Demand for planes keeps flying so why is Airbus so cheap?
Industries that are exposed to global mega trends can provide a sustained tailwind to the growth of the business. One example of this is Airbus SE (AIR:FP). Let's look at some of these tailwinds which will ensure Airbus is flying for decades.
Airbus estimates that there are currently just over 20,000 aircraft in service around the world, and that this should expand to more than 42,000 by 2036. Over the same period another 13,000 planes will be required just to replace older models. This is a significant proportion of expected demand which is virtually certain to materialise.
Over Airbus' 20 year forecast period the middle-class population is expected to almost double, driven primarily by emerging nations. In 2036 the ranks of the middle class should represent 56% of the total world population.
As the emerging middle class increases, more people will find themselves with discretionary income which can be spent on flying, among other luxuries.
Consider that just three in 10 people from emerging countries took a flight in 2016, compared with 1.8 trips per American person per year. However, with the benefit of higher incomes, eight out of 10 people in emerging countries will be flying by 2036.
All of this growth in air passenger traffic will require an expansion in airline fleets. The only way to support growth in both the long run and the short run is to operate more planes.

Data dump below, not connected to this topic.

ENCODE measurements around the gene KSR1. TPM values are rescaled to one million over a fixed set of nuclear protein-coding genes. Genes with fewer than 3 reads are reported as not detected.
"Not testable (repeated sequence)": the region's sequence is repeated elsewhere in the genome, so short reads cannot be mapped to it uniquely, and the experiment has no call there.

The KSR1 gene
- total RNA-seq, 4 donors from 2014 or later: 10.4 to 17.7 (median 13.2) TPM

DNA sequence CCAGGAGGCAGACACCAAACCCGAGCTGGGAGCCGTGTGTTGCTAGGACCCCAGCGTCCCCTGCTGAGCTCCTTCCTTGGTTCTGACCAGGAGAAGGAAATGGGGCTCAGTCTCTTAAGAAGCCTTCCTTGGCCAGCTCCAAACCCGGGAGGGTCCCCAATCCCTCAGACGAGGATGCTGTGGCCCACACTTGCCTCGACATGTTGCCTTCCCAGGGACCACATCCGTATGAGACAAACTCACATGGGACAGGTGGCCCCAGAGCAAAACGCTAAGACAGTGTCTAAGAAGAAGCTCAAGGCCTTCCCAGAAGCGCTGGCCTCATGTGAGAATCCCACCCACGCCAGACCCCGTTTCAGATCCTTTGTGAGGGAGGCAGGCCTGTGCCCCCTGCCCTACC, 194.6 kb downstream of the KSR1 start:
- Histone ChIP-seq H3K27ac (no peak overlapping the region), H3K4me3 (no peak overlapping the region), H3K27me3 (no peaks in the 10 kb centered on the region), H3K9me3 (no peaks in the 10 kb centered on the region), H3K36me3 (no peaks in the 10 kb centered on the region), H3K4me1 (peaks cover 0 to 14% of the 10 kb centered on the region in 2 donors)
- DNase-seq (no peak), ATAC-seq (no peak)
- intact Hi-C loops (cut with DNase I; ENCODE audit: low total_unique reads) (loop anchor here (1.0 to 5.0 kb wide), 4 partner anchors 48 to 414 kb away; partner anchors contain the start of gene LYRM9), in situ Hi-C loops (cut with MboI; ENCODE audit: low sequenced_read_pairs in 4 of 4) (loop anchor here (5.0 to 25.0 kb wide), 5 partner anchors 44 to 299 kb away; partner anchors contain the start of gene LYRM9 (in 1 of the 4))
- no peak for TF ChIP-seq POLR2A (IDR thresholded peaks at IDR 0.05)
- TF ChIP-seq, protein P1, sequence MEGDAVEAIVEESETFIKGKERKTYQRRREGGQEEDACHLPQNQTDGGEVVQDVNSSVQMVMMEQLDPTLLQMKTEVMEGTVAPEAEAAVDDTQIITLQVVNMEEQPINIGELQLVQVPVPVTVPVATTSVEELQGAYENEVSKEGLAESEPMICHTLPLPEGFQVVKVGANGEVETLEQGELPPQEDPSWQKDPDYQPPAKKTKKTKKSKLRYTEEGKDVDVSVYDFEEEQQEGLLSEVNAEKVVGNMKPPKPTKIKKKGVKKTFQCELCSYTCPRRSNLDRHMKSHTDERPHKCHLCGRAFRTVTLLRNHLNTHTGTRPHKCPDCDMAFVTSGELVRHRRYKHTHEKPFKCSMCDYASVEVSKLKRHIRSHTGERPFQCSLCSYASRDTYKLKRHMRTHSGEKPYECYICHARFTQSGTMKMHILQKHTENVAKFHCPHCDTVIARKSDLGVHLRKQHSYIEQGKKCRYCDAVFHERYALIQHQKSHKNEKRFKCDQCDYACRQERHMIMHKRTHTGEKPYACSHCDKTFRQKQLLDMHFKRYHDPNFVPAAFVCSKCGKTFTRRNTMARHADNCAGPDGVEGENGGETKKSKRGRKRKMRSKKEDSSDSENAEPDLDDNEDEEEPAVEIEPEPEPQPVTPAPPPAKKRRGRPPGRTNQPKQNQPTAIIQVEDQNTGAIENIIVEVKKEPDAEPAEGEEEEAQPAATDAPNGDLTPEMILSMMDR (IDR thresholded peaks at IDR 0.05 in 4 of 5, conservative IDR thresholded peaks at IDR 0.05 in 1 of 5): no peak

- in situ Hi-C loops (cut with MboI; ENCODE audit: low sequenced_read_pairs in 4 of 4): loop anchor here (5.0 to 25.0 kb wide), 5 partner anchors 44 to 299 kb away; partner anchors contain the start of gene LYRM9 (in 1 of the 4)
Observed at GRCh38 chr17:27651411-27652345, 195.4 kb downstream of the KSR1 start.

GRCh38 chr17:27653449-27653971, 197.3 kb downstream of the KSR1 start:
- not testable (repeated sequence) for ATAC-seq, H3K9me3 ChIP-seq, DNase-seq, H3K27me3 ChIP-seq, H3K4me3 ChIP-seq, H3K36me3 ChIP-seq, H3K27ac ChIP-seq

Against this backdrop Airbus has a backlog of orders stretching a decade into the future compared to its current rate of production. That is, Airbus has orders for almost 7000 planes compared with 688 which it delivered to customers in late 2016.
Using Airbus' forecast of almost 35,000 deliveries over the next 20 years implies 5%-plus average growth in the number of annual plane deliveries through 2036. Therefore, the demand for planes keeping Airbus flying for decades.
However, at the current share price of around €90 our analysis suggests that the market is expecting relatively lower growth in unit deliveries in the next two decades - and little to no upward pricing, even as new models are released.
This is a source of variant perception and leads us to believe that despite a 47% rally in the Airbus share price the past year, the stock is still cheap.
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